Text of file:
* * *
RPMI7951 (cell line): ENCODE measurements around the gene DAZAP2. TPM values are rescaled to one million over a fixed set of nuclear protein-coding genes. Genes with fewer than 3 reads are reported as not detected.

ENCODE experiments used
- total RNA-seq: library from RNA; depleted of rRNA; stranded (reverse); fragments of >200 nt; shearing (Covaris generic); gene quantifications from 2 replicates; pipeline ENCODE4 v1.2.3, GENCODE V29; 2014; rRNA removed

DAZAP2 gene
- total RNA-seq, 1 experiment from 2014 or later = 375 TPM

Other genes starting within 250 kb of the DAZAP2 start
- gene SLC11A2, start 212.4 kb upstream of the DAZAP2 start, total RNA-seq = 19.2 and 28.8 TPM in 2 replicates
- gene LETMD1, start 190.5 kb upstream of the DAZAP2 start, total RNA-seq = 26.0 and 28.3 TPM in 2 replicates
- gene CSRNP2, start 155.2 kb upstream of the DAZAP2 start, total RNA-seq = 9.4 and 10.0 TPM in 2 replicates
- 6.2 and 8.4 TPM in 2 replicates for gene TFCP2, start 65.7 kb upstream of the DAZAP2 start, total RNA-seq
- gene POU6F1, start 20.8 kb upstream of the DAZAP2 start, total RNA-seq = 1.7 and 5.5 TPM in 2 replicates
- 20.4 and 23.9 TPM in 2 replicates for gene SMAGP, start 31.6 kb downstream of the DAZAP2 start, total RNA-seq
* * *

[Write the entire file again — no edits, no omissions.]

RPMI7951 (cell line): ENCODE measurements around the gene DAZAP2. TPM values are rescaled to one million over a fixed set of nuclear protein-coding genes. Genes with fewer than 3 reads are reported as not detected.

ENCODE experiments used
- total RNA-seq: library from RNA; depleted of rRNA; stranded (reverse); fragments of >200 nt; shearing (Covaris generic); gene quantifications from 2 replicates; pipeline ENCODE4 v1.2.3, GENCODE V29; 2014; rRNA removed

DAZAP2 gene
- total RNA-seq, 1 experiment from 2014 or later = 375 TPM

Other genes starting within 250 kb of the DAZAP2 start
- gene SLC11A2, start 212.4 kb upstream of the DAZAP2 start, total RNA-seq = 19.2 and 28.8 TPM in 2 replicates
- gene LETMD1, start 190.5 kb upstream of the DAZAP2 start, total RNA-seq = 26.0 and 28.3 TPM in 2 replicates
- gene CSRNP2, start 155.2 kb upstream of the DAZAP2 start, total RNA-seq = 9.4 and 10.0 TPM in 2 replicates
- 6.2 and 8.4 TPM in 2 replicates for gene TFCP2, start 65.7 kb upstream of the DAZAP2 start, total RNA-seq
- gene POU6F1, start 20.8 kb upstream of the DAZAP2 start, total RNA-seq = 1.7 and 5.5 TPM in 2 replicates
- 20.4 and 23.9 TPM in 2 replicates for gene SMAGP, start 31.6 kb downstream of the DAZAP2 start, total RNA-seq